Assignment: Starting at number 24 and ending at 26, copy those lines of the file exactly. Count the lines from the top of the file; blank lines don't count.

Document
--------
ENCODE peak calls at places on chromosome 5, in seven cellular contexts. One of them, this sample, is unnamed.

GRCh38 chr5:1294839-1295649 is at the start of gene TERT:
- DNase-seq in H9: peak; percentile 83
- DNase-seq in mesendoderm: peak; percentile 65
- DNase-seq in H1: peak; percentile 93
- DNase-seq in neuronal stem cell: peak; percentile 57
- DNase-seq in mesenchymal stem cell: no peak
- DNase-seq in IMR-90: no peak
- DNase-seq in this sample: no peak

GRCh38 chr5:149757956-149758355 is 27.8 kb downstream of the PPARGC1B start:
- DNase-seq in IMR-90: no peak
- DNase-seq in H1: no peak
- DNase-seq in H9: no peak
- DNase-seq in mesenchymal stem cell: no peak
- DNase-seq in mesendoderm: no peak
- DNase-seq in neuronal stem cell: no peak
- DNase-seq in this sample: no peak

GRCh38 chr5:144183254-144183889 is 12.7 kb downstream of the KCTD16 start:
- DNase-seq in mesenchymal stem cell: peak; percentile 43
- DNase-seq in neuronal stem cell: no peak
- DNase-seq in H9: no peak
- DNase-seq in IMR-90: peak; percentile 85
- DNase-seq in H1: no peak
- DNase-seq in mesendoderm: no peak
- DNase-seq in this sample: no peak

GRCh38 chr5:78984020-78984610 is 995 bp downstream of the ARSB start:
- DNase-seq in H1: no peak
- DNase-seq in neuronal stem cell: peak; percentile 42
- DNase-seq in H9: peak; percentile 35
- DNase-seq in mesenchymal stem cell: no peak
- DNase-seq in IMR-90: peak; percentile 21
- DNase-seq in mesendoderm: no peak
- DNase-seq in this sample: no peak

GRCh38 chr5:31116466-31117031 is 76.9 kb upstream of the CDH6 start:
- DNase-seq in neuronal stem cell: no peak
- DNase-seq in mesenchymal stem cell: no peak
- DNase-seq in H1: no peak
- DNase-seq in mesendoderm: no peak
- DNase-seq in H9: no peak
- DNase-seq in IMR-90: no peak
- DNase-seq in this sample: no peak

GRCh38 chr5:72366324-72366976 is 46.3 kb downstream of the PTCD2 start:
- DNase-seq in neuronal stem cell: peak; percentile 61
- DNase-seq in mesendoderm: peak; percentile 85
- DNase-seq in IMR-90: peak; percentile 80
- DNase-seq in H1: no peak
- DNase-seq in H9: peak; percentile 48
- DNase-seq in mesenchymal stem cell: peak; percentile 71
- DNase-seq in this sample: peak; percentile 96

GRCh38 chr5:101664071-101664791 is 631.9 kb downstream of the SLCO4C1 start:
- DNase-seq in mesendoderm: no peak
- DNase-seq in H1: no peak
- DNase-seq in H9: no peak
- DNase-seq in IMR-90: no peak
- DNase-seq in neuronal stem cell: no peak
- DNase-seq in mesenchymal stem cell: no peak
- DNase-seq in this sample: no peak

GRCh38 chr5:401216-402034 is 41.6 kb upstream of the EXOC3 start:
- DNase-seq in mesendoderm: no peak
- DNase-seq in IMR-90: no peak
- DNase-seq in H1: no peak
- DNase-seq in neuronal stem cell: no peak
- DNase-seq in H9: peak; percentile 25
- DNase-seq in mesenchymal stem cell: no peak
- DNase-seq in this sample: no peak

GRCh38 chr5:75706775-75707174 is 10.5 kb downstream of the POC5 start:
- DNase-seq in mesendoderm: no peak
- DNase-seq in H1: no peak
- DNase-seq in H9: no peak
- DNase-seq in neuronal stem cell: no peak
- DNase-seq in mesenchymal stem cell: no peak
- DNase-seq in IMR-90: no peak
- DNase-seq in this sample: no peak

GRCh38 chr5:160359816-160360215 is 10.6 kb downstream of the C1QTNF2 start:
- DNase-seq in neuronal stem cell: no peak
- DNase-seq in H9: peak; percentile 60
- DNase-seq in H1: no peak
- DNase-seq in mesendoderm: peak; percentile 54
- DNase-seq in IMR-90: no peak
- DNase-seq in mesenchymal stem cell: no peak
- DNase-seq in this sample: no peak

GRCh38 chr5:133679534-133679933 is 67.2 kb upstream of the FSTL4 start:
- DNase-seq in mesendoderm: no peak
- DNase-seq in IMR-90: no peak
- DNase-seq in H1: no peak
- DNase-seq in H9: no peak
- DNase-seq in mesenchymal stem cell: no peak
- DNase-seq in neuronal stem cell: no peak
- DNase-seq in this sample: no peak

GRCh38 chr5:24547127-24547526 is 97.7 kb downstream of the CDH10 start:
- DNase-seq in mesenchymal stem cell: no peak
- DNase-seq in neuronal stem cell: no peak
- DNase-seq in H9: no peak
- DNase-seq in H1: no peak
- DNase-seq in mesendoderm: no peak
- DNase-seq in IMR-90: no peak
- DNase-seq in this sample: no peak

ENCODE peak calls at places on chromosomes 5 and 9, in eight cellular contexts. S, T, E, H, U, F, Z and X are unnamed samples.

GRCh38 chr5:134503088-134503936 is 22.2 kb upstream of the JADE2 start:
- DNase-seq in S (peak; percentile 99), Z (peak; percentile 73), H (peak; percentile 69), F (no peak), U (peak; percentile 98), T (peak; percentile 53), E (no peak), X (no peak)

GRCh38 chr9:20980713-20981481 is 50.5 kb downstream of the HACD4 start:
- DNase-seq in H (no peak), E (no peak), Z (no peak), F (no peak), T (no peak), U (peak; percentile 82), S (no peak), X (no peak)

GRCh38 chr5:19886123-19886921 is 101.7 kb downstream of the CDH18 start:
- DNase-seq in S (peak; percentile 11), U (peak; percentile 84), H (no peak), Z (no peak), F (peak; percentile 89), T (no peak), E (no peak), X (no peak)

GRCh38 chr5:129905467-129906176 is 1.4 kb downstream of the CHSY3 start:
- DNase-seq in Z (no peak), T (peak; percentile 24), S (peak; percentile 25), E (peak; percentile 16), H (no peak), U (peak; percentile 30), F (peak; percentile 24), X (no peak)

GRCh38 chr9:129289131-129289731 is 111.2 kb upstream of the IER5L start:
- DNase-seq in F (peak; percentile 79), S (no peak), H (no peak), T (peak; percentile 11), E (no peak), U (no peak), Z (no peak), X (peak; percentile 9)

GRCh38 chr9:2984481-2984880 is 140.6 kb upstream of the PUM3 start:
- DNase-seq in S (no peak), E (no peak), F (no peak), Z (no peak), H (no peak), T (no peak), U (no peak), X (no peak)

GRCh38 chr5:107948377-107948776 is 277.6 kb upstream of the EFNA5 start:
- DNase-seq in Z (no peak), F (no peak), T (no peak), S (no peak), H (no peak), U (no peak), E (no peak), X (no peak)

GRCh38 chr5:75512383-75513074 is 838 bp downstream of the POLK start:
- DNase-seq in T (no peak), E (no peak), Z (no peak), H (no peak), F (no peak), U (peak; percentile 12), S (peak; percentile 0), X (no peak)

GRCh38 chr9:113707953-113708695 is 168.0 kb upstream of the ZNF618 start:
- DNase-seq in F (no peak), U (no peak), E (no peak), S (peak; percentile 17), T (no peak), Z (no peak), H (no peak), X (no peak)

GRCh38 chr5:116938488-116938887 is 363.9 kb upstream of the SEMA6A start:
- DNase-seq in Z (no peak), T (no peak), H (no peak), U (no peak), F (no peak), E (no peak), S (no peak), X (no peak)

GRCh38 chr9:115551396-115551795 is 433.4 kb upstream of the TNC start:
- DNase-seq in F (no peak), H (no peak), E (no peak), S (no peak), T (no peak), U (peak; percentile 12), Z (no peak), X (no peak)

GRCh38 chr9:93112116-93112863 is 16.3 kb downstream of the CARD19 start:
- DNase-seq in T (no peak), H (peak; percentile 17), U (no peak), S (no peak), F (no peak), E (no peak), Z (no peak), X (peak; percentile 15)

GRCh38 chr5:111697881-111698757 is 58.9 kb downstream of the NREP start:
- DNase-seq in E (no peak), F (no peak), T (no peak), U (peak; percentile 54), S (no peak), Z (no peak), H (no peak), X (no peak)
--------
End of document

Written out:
- DNase-seq in mesendoderm: no peak
- DNase-seq in this sample: no peak

GRCh38 chr5:78984020-78984610 is 995 bp downstream of the ARSB start: